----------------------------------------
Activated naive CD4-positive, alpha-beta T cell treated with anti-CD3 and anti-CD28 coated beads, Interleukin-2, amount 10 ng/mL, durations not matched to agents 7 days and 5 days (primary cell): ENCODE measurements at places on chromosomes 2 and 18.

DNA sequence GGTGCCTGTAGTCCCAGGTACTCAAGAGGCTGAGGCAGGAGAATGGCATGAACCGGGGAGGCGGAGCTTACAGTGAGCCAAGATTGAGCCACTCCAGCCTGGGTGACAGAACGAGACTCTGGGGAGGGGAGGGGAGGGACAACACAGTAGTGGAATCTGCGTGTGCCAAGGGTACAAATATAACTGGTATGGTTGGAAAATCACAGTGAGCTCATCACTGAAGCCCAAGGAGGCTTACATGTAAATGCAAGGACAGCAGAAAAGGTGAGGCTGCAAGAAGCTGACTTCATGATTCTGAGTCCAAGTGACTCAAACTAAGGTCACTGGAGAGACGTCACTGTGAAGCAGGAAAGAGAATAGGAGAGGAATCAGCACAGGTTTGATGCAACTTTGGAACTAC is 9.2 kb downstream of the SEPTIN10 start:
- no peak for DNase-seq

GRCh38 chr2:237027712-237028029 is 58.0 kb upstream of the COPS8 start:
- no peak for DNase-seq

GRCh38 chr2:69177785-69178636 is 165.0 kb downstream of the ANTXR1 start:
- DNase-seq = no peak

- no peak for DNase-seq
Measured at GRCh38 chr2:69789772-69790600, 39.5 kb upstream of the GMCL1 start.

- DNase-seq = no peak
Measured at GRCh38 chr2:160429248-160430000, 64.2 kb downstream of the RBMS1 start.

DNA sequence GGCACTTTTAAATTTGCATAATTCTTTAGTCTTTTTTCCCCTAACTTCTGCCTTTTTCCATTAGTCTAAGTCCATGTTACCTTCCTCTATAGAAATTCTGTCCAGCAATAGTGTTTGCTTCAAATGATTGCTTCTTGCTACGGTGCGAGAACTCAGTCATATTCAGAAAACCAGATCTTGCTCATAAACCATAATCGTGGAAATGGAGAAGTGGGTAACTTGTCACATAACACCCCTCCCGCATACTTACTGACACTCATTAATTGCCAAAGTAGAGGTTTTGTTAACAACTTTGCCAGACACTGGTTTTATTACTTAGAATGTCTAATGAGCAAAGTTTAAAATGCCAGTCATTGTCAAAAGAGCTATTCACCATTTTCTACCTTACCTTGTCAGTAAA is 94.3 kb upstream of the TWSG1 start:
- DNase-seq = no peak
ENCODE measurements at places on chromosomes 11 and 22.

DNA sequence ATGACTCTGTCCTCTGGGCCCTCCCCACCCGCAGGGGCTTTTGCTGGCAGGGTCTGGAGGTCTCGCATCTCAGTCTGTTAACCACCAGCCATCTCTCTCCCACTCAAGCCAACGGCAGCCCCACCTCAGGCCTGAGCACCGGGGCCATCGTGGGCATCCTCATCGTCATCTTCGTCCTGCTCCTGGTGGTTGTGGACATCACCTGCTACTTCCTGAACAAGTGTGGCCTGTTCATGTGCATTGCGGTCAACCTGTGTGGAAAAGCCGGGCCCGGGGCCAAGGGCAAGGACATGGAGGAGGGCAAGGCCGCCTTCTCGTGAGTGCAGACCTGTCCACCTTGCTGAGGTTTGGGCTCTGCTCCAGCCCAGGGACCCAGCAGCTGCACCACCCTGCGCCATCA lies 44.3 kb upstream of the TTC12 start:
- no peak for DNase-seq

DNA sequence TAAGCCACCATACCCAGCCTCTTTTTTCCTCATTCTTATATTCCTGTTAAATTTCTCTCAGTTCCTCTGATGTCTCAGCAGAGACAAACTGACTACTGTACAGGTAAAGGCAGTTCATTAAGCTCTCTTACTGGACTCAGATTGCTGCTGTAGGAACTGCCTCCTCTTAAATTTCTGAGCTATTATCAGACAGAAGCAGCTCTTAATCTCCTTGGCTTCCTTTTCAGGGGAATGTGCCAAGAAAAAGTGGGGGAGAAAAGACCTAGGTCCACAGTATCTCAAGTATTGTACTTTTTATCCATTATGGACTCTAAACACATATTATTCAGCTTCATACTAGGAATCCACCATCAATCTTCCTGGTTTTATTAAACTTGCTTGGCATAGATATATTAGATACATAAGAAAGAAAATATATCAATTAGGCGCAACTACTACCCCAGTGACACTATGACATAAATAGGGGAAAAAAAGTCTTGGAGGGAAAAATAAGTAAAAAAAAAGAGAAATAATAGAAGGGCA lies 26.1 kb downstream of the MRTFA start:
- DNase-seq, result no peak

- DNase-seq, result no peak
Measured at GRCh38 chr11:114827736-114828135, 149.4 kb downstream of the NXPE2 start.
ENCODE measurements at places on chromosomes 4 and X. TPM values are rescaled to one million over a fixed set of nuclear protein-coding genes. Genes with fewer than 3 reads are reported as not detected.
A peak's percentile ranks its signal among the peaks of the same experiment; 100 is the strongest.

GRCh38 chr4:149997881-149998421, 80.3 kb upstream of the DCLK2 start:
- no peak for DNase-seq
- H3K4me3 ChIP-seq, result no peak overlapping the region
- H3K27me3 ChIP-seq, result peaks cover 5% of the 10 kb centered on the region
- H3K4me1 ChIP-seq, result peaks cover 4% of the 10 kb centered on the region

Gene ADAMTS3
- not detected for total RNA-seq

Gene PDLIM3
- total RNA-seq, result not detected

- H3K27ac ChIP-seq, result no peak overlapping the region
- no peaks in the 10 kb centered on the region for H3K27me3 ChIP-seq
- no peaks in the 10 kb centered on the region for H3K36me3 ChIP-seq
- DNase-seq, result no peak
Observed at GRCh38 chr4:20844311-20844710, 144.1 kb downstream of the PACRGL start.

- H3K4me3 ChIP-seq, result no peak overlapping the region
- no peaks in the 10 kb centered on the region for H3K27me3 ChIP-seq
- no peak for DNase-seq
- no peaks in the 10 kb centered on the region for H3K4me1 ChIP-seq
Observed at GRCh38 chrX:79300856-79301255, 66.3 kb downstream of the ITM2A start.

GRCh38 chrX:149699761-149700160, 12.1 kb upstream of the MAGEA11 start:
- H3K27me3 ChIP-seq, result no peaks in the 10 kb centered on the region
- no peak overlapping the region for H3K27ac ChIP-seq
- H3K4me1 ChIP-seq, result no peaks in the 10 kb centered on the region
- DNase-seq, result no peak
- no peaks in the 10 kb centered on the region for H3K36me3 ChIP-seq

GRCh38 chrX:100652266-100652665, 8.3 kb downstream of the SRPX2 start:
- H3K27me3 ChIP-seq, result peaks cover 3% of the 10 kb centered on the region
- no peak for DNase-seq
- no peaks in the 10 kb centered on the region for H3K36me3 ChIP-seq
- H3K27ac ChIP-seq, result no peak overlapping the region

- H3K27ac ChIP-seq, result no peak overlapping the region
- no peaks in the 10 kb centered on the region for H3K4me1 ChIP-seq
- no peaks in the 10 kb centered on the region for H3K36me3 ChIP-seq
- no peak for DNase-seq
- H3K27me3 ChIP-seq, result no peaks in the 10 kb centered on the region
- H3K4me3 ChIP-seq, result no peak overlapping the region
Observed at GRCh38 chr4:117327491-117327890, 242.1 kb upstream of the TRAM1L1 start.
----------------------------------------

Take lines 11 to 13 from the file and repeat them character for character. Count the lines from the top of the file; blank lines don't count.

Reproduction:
Measured at GRCh38 chr2:160429248-160430000, 64.2 kb downstream of the RBMS1 start.

DNA sequence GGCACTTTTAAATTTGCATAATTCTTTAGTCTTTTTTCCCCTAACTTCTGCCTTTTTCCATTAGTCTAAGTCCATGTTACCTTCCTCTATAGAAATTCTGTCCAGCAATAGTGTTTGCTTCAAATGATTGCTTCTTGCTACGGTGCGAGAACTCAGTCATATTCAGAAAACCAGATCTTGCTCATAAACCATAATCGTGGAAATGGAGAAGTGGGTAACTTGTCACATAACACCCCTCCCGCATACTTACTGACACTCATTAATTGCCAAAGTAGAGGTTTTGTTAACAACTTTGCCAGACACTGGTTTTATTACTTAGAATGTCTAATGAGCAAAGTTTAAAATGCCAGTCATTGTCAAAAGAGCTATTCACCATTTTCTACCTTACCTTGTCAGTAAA is 94.3 kb upstream of the TWSG1 start:
- DNase-seq = no peak